Schiller: Less than killer, more than filler

David Braue
14 January, 2009
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Phil Schiller’s keynote debut has come and gone, and Apple is still in business, and everybody is going about their own business, and all the Macworld critics have gone home to blog out their frustrations.

Now, after a week’s reflection, is the earth still moving for you?

For me, it trembled a bit, if only because one of my most significant ongoing dreams – the addition of automatic face-based tagging to iPhoto ’09 – became reality. I have occasionally ranted about the difficulties I have in managing 40,000-plus photos in iPhoto without being able to use third-party tools to tag the files, but it’s clear that this is the best option available for now.

And, heck, I have more than a few photo book ideas waiting to be published – and I’m a bit tired of waiting for the perfect photo manager. So, barring major failures in my tests with face recognition in iPhoto ’09 (and unless the long-awaited Picasa for Mac beta could trump iPhoto’s capabilities), it’s likely that I’ll soon bite the bullet and move everything – and that is a lot – into iPhoto. Import first, ask questions later.

I also like the return of features to iMovie ’09, such as exporting a project directly to iDVD, which seems so obvious that its exclusion is laughable. I have spent much of this month digitising over 100 videotapes covering the past decade, so will have much to do with iMovie and I’m glad it will be a better, easier version to work with.

Many observers have ranted about the keynote being boring, safe, and all that. Well, of course it was going to be; although I hoped (and figured) we would have a preview of Snow Leopard and OpenCL doing mind-bending calculations on OpenCL, I can appreciate that it’s still too early. Expect all that towards mid-year instead.

What I thought was most important in the keynote, however, were the strategic decisions Apple has made.
Consider, for example, its iPhoto integration with Facebook and Flickr. That’s great, but most other photo management programs also support photo-sharing sites like Picasa Web, which is used by millions of Google Picasa and iPhoto users to post and share photos online.

Could the omission of Picasa Web support really be an oversight? Did Apple ignore it because Google already offers a plug-in for iPhoto users and Apple didn’t see the need for explicit support? Or, could the omission be somehow related to the fact that Google finally demonstrated a beta of Picasa for Mac at Macworld, which finally offers another alternative to iPhoto (although, technically, Google has designed it as a complement to iPhoto).

In a similar vein, I was surprised that while Apple was pushing the geotagging credentials of iPhoto – and they are, to give them credit, very cool – it does not offer Google Earth integration and has apparently built its own world-map interface. The location data may come from Google behind the scenes, but Apple has definitely tried to put its own look and feel on this interface – unlike pretty much everybody else offering this feature, which is normally built around and tied to Google Maps and Google Earth.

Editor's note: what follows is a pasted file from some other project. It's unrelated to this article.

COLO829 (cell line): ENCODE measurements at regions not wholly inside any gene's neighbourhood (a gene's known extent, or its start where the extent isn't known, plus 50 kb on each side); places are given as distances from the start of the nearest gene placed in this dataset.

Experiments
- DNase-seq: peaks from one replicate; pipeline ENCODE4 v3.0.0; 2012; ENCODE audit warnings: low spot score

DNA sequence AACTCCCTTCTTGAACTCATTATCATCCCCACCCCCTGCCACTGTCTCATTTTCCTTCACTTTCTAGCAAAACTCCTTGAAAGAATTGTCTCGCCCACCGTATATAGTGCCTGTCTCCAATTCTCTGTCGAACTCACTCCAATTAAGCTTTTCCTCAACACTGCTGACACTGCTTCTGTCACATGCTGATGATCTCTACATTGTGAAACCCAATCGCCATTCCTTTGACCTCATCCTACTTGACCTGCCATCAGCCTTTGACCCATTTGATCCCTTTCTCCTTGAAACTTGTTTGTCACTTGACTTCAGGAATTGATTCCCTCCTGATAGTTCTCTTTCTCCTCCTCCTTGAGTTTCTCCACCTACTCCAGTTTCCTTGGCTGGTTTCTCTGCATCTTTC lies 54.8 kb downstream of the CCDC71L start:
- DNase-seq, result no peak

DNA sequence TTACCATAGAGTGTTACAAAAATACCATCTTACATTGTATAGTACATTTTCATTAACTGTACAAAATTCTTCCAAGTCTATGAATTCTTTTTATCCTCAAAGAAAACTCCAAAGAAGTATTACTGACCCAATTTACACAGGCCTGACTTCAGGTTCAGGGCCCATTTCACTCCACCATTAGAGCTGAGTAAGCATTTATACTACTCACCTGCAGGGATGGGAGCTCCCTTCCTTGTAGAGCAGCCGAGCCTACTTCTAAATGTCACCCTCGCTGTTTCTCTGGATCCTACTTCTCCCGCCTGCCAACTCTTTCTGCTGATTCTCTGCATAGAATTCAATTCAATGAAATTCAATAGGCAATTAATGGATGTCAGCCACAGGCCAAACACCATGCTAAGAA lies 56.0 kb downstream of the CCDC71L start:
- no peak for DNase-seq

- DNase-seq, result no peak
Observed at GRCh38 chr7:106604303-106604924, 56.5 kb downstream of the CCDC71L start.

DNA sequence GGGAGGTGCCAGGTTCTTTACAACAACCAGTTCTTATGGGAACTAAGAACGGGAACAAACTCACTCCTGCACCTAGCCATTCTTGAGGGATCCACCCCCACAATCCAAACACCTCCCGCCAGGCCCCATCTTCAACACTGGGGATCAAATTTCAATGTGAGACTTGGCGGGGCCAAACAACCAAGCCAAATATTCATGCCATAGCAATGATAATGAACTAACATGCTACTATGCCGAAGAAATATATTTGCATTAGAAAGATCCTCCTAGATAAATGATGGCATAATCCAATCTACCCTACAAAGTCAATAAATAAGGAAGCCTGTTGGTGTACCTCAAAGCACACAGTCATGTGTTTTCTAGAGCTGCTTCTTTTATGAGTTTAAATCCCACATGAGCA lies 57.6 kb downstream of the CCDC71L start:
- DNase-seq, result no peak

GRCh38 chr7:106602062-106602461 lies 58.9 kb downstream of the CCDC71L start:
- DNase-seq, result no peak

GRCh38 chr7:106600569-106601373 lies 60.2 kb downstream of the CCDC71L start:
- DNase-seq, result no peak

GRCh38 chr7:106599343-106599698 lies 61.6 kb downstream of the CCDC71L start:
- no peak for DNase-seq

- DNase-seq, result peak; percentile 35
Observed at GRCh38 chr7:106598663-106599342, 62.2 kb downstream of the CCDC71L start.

Indeed, I got the sense that Apple’s keynote was not only about showing the company can innovate even without Steve Jobs’ mug on every Web site from Cupertino to the Carpathians; it was a momentary gesture of defiance, a way of saying the company is still in control of its destiny and isn’t going to be dictated to – even by Google, with which it has had a strong if arm’s-length relationship in the past.

This attitude was most obvious in the announcement of iWork.com, perhaps the most significant thing Schiller spoke of onstage – not because it will change the world, but because it shows that even Apple recognises that online document sharing and collaboration have become essential capabilities for any company that purports to offer real workplace capabilities.

Despite what everybody wants to believe, Google Apps is still not a viable replacement for Word in most businesses (although I admit many may find it useful in specific cases). But that may change steadily, since everybody knows which direction the online apps market is headed: towards Microsoft, which is quickly pushing online in its own way.

Launching iWork.com, even if it’s only good for sharing documents and doesn’t support real work yet, is Apple’s way of putting a stake in the ground – saying that it will be the master of its own destiny online. Just how far it will take this, I do not know – but there are many who would value an online version of iWork ’09, which is inevitable if Apple wants to remain relevant in the ever more-important Web applications space.

That was an important point for Apple to make, not only because it charts an important future direction for the company, but because it was a way of saying ‘we’re back’ after the six-month fiasco, now largely attenuated, that has been MobileMe.

It may not have inspired product lust, but Schiller’s speech was pretty much what Apple needed at this juncture. We’ll all await new and interesting gear later in the year, but for now the product updates we got will be enough to keep me, and many others, more than busy.

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